The important thing is to not let the enthusiasm get out of hand: people need to remember that marijuana is still a drug.
Bellingham, Washington (PRWEB) August 22, 2013
As state governments in Washington and Colorado lay the groundwork for the newly-legalized marijuana industry, entrepreneurs and investors from around the world are watching. With Uruguay's recent steps toward legalizing cannabis and Dr. Sanjay Gupta's public reversal of opinion regarding marijuana for medical purposes, the legalization debate has become one of the most-covered news subjects of the summer.
While many people are talking about the soon-to-exist legal marijuana industry, others are busy preparing to participate in it. THC Media Group, an online marketing start-up created to serve the cannabis industry, has recently announced a proposal for ethical guidelines in marijuana advertising.
Noel Abbott, the company's founder and CEO, said, "The marijuana industry is going to be so much more than greenhouses and retail storefronts. There will be all types of businesses providing things like security, consulting, software, real estate, staffing, you name it. There's going to be a huge rush of competition right at the beginning with a ton of start-ups fighting for attention on a virtually even playing field. It's exciting, sure, but it could also be a recipe for chaos that may jeopardize the industry as a whole. The important thing is to not let the enthusiasm get out of hand: people need to remember that marijuana is still a drug."
THC Media Group's proposal, titled "Marketing Ethics for the Cannabis Industry," is modeled after the ethical guidelines used by the alcohol and tobacco industries, but includes provisions to address specific "potential social impacts that are unique to cannabis." The proposal includes a guideline to restrict advertising strategies that would target underage people. It also includes guidelines to discourage depictions that convey over-consumption, dependence, and illegal behavior, as well as a guideline restricting advertisements that would emphasize or exaggerate the effects of the drug.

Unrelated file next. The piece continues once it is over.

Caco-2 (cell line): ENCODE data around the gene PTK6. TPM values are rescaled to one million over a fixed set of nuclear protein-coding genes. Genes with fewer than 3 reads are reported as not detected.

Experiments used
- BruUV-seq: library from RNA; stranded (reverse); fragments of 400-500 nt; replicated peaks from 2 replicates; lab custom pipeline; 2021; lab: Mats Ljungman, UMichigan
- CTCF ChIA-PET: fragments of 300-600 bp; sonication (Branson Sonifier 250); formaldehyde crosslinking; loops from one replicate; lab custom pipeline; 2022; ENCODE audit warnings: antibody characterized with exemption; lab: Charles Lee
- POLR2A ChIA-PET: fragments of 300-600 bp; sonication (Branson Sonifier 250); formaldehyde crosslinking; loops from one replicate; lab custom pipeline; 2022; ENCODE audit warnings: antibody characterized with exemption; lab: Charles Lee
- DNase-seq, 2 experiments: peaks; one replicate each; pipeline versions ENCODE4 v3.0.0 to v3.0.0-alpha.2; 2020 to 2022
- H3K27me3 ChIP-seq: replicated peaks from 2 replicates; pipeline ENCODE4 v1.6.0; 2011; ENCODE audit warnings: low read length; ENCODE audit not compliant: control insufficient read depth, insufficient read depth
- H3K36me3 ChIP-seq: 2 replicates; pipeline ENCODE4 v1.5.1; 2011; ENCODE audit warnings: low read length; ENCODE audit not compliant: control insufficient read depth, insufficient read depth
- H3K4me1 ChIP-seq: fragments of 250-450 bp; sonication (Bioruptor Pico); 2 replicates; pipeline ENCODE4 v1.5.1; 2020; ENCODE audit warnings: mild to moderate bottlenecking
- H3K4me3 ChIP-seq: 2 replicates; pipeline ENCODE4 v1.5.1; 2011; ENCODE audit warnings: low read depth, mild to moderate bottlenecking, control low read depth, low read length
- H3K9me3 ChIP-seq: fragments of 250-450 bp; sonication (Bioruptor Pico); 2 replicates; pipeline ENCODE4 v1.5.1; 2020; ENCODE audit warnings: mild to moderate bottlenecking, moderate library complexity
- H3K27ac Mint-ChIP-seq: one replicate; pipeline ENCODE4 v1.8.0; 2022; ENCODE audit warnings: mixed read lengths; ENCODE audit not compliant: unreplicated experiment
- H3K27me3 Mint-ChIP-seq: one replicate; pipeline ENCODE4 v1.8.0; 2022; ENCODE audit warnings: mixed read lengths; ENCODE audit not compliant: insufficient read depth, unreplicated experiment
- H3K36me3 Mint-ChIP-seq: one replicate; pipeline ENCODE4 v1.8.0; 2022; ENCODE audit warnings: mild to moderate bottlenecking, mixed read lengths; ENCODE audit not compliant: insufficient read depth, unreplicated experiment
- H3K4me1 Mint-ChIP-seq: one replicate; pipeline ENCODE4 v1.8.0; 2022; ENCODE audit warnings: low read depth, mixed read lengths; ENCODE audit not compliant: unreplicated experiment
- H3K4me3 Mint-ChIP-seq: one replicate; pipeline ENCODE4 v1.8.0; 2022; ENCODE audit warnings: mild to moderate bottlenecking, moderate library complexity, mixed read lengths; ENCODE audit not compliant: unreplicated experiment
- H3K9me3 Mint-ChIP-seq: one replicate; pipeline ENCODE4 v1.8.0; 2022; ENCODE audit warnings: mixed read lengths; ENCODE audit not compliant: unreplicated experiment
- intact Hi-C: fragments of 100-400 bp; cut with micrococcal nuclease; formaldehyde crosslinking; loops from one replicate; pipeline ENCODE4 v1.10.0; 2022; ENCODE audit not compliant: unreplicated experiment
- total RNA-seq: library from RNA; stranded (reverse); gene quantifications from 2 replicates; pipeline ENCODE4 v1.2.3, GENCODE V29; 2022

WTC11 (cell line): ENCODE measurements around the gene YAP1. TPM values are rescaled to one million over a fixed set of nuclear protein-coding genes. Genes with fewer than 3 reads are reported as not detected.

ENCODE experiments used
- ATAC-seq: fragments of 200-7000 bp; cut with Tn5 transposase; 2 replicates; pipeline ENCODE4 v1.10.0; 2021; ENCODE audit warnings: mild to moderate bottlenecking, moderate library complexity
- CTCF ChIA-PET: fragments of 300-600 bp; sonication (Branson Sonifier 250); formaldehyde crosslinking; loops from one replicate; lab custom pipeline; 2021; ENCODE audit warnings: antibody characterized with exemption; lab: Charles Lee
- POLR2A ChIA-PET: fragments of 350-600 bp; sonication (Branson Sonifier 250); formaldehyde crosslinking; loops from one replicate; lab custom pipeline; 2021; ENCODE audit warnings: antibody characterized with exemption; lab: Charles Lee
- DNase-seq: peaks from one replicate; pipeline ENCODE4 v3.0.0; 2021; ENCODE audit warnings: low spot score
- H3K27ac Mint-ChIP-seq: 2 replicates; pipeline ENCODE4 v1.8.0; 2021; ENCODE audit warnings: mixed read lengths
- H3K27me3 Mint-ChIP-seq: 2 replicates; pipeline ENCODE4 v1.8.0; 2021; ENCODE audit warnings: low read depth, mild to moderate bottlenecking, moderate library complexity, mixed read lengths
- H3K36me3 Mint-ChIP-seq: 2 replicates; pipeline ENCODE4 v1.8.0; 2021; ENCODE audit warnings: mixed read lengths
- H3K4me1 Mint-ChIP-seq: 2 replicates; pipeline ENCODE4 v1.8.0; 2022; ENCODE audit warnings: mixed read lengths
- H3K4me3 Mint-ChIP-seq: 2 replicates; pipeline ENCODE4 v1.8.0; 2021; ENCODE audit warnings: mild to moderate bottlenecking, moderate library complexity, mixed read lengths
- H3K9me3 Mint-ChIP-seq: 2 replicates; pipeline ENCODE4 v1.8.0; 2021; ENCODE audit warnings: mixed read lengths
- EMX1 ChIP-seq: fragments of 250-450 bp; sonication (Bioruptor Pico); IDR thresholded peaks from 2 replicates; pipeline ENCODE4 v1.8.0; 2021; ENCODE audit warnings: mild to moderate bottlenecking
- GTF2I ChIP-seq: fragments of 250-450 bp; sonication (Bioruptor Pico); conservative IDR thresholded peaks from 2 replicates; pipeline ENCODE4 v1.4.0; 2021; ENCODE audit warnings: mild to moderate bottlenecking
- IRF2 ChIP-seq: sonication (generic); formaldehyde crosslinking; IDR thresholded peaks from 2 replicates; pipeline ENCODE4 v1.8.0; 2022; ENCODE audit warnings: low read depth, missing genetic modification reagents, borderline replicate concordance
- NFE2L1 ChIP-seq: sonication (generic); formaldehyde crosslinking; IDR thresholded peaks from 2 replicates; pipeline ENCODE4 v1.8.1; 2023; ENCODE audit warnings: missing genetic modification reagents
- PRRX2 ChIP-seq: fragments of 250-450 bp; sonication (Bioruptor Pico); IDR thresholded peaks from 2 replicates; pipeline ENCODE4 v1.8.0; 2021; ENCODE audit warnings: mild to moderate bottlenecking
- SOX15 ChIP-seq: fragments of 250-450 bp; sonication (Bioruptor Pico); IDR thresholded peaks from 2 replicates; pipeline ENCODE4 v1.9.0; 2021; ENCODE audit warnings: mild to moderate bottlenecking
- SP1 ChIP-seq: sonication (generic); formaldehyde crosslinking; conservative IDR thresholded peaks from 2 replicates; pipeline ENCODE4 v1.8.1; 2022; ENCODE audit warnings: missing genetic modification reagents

"Obviously, some businesses are going to need more specific guidelines to suit their position in the industry," Abbott says. "A company who makes cannabis-infused hard candies will need to be more careful about their advertising than, say, a trucking company who transports cannabis to processors and retailers. We just wanted to come up with a general starting point for people to discuss and build upon."
Beyond outlining the ways that cannabis and its consumption should be portrayed, the proposal also includes a provision for the ethical portrayal of people in cannabis advertisements. The final guideline of the proposal reads: "Advertising and marketing materials for cannabis should strive for social responsibility in their portrayals, and should not depict scenarios that undermine or negate the basic human dignity of a person or group of people based on their race, gender identity, sexual orientation, nationality, religion, age, and physical or mental ability."
Abbott believes this is one way that the marijuana industry could have a positive impact. "One thing that surprised me while researching marketing ethics for alcohol and tobacco," he says, "is that I couldn't find any existing guidelines about not being racist, sexist, homophobic, et cetera. Maybe traditional marketing people see this as a question of morals and not so much ethics, but to me, if you're worried about the negative social impact of appealing to children or encouraging addiction, why shouldn't you be concerned about other negative social impacts that your marketing efforts might have? I think bringing the human element back to the marketing world is an area where the cannabis industry could really set a good example."
The full proposal is published on THC Media Group's website. THC Media Group was founded in early 2013 and offers website design and development, search engine optimization, online marketing services, as well as a large collection of marijuana-related domain names.